Mr. Home Robertson: To ask the Secretary of State for Foreign and Commonwealth Affairs if he will list the projects funded by his Department during the last three years, and planned for the future, in Bosnia- Herzegovina, giving the cost of each project and the contributions made by other agencies or Governments.
Mr. Baldry: During the three years of the conflict, the ODA has provided over £173.5 million in emergency aid to the former Yugoslavia --£94 million bilaterally and over £79.5 million through the European Union.
Copies of an information sheet which gives financial and factual information, details of contributions to the United Nations High Commission for Refugees, the 1994 summary of overall donor assistance to the former Yugoslavia and a list of all the projects undertaken by the EEU, will be placed in the Library of the House at the earliest opportunity.
Mr. Home Robertson: To ask the Secretary of State for Foreign and Commonwealth Affairs if he will make a statement on the condition of the principal supply routes to and within Bosnia-Herzegovina; and what plans he has to support the repair and maintenance of those routes to facilitate the supply of humanitarian aid.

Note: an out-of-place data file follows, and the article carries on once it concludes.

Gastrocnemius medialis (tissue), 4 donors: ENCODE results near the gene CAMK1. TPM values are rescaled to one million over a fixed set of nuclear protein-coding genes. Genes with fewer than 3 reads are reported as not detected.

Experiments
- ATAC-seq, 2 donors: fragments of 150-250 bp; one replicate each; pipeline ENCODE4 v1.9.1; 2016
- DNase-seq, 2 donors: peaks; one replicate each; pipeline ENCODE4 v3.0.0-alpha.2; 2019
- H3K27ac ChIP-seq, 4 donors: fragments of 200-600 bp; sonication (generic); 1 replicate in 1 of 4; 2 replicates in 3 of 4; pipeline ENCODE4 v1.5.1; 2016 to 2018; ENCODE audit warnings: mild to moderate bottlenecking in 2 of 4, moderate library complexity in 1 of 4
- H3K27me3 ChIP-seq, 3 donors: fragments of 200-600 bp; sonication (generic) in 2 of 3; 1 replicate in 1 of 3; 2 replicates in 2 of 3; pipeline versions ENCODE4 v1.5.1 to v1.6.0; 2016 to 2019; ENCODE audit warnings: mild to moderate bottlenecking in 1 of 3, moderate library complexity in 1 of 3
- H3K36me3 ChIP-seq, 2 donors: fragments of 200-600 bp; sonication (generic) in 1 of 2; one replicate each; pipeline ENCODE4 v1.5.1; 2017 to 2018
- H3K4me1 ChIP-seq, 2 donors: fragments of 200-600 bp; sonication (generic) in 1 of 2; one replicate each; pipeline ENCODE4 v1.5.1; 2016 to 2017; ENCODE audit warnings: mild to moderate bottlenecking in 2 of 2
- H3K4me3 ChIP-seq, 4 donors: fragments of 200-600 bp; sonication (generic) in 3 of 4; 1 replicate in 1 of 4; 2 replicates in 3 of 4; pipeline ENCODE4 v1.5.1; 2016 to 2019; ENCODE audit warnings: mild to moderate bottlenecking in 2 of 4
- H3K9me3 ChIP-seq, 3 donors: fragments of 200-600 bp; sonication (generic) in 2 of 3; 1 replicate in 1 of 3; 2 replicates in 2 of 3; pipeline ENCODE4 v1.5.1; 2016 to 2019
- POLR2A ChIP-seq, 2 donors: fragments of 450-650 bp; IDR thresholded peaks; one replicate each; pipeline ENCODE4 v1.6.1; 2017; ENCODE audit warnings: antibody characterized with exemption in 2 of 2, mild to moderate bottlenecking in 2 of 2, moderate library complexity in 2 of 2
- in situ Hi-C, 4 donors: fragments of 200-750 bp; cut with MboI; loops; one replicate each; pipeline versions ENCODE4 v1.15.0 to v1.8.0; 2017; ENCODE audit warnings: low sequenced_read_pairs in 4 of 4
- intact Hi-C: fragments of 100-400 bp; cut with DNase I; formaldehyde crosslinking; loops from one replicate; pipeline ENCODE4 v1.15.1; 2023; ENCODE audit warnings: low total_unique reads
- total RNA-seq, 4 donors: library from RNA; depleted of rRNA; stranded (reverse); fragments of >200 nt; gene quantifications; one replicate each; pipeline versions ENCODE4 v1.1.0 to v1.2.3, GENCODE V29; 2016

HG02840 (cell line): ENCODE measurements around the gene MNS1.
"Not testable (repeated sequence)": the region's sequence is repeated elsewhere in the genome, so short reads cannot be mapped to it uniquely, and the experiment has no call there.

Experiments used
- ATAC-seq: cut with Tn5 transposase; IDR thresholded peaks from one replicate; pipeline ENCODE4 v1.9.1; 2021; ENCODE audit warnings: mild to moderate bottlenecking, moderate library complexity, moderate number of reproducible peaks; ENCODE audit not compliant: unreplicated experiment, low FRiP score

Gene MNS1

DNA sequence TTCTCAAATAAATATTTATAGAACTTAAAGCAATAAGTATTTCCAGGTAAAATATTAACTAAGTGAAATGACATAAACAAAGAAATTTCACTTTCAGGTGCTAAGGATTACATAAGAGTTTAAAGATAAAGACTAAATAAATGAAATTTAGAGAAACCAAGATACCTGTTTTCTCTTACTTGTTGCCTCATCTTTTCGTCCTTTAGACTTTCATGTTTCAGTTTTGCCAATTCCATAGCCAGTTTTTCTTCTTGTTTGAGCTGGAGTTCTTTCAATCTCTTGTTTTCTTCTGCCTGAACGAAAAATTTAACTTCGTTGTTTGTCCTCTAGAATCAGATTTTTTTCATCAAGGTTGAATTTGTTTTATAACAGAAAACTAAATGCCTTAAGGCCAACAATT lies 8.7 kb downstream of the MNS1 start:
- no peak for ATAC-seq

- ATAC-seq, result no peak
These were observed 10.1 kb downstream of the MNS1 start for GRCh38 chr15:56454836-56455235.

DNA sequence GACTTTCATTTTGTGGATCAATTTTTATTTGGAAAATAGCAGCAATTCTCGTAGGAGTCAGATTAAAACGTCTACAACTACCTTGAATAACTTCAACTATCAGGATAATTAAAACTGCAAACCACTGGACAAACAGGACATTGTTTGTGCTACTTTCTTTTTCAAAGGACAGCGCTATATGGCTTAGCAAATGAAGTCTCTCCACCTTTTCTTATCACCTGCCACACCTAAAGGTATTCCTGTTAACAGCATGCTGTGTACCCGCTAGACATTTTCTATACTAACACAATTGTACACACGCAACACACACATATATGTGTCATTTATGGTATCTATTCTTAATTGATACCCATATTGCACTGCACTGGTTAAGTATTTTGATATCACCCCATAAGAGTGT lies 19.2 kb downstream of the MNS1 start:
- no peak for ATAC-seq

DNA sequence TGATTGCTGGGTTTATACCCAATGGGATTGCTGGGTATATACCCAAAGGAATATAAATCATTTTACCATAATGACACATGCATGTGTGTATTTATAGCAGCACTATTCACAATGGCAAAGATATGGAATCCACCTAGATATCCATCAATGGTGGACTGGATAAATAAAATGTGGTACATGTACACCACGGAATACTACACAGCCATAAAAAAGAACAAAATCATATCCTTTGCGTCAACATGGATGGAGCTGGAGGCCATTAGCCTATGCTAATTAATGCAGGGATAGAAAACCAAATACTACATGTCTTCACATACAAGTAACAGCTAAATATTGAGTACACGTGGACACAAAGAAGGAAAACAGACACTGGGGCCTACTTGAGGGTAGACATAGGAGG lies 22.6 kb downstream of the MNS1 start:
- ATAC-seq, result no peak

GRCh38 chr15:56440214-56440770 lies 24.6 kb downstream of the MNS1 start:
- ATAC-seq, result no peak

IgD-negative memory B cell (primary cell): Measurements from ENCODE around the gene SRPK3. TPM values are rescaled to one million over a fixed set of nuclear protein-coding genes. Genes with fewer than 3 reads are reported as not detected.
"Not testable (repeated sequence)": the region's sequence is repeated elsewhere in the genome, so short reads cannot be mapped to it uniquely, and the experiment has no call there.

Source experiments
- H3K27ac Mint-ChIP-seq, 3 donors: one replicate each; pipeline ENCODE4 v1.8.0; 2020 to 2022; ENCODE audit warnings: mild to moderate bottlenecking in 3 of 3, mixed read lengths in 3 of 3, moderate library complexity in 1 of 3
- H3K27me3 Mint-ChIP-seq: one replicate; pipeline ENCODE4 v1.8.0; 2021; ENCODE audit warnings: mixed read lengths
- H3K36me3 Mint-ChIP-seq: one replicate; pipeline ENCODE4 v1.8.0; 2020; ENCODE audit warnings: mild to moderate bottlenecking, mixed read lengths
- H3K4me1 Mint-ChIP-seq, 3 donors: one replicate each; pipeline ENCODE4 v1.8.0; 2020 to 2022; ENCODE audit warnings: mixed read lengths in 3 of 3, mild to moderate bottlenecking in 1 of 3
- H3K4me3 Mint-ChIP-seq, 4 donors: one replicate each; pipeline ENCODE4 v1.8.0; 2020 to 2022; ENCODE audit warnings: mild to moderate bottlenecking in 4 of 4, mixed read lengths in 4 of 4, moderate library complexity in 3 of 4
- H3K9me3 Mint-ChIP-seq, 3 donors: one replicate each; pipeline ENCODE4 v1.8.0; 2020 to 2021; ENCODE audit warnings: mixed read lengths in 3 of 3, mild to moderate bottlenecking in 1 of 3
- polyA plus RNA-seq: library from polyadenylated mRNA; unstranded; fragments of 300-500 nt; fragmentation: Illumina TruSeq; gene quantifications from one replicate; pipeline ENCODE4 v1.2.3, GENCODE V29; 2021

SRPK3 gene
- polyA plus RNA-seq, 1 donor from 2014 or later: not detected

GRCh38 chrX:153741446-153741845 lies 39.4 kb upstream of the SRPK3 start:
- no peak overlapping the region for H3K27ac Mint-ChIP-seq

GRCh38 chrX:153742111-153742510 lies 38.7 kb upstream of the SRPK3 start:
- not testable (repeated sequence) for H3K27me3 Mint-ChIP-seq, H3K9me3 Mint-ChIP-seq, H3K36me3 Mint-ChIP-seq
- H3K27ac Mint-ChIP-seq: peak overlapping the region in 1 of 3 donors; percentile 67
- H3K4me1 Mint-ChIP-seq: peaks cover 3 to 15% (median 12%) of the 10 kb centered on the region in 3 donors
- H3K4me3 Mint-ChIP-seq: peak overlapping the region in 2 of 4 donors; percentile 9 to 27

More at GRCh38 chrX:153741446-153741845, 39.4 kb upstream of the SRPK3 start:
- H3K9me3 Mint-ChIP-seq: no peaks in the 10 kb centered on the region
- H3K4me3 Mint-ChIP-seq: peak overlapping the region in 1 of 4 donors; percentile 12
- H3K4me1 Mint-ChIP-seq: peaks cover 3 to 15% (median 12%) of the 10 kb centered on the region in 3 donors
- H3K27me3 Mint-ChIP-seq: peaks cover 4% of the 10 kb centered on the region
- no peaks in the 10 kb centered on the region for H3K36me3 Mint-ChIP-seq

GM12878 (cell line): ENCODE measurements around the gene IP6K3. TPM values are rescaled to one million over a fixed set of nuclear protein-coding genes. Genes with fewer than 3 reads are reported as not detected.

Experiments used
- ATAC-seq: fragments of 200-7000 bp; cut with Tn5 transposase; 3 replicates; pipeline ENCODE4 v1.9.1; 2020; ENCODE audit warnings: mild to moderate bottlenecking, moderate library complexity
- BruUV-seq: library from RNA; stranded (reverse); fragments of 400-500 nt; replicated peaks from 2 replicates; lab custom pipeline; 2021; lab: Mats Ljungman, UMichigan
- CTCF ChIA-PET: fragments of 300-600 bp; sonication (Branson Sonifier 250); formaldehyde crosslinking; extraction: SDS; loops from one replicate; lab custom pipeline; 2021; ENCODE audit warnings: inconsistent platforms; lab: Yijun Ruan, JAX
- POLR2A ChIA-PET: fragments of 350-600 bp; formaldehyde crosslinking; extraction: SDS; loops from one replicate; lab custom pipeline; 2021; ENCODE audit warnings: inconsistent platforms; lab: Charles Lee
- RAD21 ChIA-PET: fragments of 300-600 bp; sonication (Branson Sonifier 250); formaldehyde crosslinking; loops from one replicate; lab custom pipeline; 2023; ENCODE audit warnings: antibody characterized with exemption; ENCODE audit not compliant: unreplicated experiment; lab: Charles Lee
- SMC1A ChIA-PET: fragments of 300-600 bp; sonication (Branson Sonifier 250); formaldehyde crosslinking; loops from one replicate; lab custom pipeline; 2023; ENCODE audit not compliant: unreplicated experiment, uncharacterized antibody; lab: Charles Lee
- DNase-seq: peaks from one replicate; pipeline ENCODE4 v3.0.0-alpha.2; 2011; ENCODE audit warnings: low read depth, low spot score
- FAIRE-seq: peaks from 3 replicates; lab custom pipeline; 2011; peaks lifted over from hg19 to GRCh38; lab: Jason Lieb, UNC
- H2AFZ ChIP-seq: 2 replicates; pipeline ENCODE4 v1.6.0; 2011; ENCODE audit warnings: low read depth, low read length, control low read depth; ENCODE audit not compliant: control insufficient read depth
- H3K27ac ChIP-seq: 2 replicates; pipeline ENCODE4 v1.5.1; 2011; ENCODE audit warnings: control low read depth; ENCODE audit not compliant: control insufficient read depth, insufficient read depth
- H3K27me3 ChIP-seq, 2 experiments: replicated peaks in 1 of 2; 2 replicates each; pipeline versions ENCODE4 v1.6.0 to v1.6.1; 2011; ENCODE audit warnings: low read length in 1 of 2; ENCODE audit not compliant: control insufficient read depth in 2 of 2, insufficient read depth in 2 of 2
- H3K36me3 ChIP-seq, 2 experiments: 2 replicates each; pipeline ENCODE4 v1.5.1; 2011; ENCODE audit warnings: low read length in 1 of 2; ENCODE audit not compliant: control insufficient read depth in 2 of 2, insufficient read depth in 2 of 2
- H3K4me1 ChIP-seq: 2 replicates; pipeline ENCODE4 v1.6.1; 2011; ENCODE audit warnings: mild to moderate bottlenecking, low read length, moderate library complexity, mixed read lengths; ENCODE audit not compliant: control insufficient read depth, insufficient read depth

Mr. Baldry: Although local authorities are still responsible for the original roads, the maintenance and repair of principal supply routes in the former Yugoslavia are dealt with primarily by the engineering units of UNHCR, the United Nations High Commissioner for Refugees, and UNPROFOR, the United Nations protection force. The ODA has seconded two road engineers to the UNHCR for the last two years to assist with the upkeep of the supply routes. All aid routes are accessible, subject to weather conditions.
Mr. Worthington: To ask the Secretary of State for Foreign and Commonwealth Affairs if he will set out the new division of responsibility for development and co-operation activities within the European Commission.